However, sometimes, you can plan a trip that specifically makes the journey as fun as the destination - I can't wait until my son is old enough to take him to spring training in Arizona. I'm sure we'll drive down. That would not be the case if we were going with the wife and daughter.

I stopped flying once the TSA got a little too crazy.

Before then, here were the considerations I had:

- distance and time. Counting driving to and from the airport, arriving an hour early, boarding, taxi, etc., the advantage of flying at 500 mph vs driving at 75 mph doesn't really pay off unless the drive is going to take significantly more than 4 hours.

- time pressure. If flying is going to save me a few hours, how important are those few hours? If I'm spending 3 weeks somewhere, getting there an hour early probably doesn't matter, but if a relative is on their deathbed, I want to make every second count. (I also probably want to leave as quickly as possible, so I might up and drive rather than trying to book a flight.)

- weather. A blizzard on a major pass turns that 75 mph driving into 20 mph driving or worse. Driving over the Rockies in December is always a dicey proposition. I'd give flying a lot more consideration in the winter than summer.

- how long I'll be on the other end, what I'm doing there, and what I'd like to take with me. If I'm going to be someplace all summer, living a normal life, I probably want my own car and a bunch of my own stuff. If I'm going to be there for a short event and don't even need to take a bag, getting a ride from a friend (or a cab) might be adequate. If I'm taking my infant, I'll want his car seat and stroller. And so on.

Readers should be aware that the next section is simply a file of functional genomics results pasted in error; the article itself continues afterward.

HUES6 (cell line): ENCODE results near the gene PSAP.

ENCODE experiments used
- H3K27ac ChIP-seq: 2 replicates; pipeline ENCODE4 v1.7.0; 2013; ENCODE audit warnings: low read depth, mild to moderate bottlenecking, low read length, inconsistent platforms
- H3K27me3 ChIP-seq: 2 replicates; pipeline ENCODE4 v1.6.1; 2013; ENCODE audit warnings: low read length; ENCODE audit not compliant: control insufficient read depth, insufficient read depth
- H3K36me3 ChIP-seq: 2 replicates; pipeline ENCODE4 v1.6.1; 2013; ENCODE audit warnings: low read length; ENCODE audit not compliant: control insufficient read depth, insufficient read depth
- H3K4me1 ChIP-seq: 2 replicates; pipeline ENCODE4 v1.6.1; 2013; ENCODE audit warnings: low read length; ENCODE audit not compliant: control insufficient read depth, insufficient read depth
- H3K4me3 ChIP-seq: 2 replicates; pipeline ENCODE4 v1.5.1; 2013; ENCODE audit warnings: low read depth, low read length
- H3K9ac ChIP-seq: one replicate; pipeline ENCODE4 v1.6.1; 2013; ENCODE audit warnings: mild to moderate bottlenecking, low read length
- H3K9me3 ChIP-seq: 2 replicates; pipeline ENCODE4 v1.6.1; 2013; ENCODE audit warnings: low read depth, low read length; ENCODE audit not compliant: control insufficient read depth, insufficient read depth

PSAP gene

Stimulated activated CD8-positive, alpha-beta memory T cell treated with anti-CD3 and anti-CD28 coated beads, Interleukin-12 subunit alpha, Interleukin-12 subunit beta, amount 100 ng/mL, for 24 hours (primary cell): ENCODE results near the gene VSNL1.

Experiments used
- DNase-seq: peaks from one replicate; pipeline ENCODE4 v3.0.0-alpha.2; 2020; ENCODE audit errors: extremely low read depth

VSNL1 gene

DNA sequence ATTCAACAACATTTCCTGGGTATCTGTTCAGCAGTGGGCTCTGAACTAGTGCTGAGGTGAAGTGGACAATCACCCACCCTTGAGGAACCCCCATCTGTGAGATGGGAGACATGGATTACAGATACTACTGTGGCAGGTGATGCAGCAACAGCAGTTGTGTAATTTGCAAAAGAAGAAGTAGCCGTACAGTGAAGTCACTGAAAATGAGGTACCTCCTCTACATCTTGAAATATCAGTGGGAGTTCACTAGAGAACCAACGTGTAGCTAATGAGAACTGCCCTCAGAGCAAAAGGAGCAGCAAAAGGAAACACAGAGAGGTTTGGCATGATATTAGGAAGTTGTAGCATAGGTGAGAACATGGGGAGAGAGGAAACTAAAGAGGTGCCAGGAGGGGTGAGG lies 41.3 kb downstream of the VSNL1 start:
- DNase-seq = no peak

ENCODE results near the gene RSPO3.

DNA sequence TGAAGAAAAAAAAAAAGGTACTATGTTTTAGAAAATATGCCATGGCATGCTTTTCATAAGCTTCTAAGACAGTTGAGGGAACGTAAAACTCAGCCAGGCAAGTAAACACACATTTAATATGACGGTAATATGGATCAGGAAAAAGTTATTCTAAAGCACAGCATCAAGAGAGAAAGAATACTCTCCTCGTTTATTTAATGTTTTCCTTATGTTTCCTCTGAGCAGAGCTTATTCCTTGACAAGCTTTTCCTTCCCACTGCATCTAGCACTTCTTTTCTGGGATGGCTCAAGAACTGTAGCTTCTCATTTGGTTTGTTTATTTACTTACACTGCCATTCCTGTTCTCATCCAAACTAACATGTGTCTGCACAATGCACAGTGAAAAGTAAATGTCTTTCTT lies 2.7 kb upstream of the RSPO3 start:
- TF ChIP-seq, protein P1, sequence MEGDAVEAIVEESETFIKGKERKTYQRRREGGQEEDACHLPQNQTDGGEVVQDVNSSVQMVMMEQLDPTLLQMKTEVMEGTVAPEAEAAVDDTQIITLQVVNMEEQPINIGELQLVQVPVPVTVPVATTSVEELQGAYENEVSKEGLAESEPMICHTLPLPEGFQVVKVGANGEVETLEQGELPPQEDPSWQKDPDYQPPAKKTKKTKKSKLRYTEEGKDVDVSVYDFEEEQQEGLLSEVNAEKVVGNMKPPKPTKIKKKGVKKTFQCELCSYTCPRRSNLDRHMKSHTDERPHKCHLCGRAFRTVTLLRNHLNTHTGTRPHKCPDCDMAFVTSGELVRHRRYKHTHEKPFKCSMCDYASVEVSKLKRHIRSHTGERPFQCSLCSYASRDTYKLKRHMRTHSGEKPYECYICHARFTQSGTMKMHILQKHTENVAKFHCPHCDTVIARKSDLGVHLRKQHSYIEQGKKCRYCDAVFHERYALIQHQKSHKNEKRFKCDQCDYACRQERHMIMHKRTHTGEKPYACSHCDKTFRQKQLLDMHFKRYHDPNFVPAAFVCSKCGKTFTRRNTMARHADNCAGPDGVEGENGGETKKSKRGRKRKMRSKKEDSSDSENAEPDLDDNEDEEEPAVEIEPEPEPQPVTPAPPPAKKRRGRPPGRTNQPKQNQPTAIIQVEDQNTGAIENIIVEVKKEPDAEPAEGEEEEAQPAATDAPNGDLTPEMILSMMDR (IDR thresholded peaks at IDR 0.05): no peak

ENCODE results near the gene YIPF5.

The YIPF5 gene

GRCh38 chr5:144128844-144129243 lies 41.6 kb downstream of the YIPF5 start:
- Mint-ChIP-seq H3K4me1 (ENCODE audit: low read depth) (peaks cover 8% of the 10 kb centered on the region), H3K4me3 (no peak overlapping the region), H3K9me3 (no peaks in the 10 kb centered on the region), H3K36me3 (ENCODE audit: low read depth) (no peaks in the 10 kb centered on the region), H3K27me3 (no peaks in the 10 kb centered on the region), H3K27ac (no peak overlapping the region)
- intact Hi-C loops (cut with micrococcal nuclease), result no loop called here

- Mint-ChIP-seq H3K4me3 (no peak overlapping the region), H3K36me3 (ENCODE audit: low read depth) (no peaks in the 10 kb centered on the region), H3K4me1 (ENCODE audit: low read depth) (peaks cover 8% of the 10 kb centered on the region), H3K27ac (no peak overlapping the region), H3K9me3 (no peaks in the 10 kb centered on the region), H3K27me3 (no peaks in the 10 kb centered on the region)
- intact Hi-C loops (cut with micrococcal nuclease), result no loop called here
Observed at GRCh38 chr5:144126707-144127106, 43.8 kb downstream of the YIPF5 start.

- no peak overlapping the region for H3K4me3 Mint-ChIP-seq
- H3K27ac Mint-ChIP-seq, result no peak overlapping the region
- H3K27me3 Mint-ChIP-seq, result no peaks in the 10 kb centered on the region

- cost. There have been times when I've gotten round-trip flights between cities 600 miles apart for a hundred bucks, which is a little less than I'd spend on gas (even in my efficient subcompact.) There are times those same tickets are 500 bucks, which is a total waste.

Some of these factors are weighted very differently depending on family size and age. For a large family, the cost of flying increases significantly, but so do the number of bathroom breaks while driving. With an infant, a lot more stuff has to be taken along, which can be aggravating in the airport, but saving a bunch of hours might be worth it.

I usually drive up to 550 miles in one day to see my kids. I went to WA from MO on AmTrak and loved it. It took 2 1/2 days total coming and going, but worth it. It was much cheaper than driving and about the same as flying. I am flying to NH from MO this summer and I already have my ticket before the gas gets higher and sends ticket prices skyhigh.

I had a funny reminder the other day. I was going through some old notebooks with a record of a trip our family took in 1976. We drove from NE MO to Phoenix, AZ and home. It was a 2 week trip. We drove a total of 3,589 miles. The cost of gas? $129.71. I had saved $1k for the trip and we came home with $300. We stayed in motels every night but 4, when we stayed with family in Phoenix.

This summer, in 2 weeks after my NH trip, I will be driving about 1500 miles and the cost of gas will be close to $250 or more. Less than 1/2 the mileage, yet approximately double the cost. I will be staying in college dorm for 5-6 nights, so that will be cheaper than a motel.

Many times we do things without counting the cost or comparing to other times. But, this reminded me how far inflation and many other factors have taken us.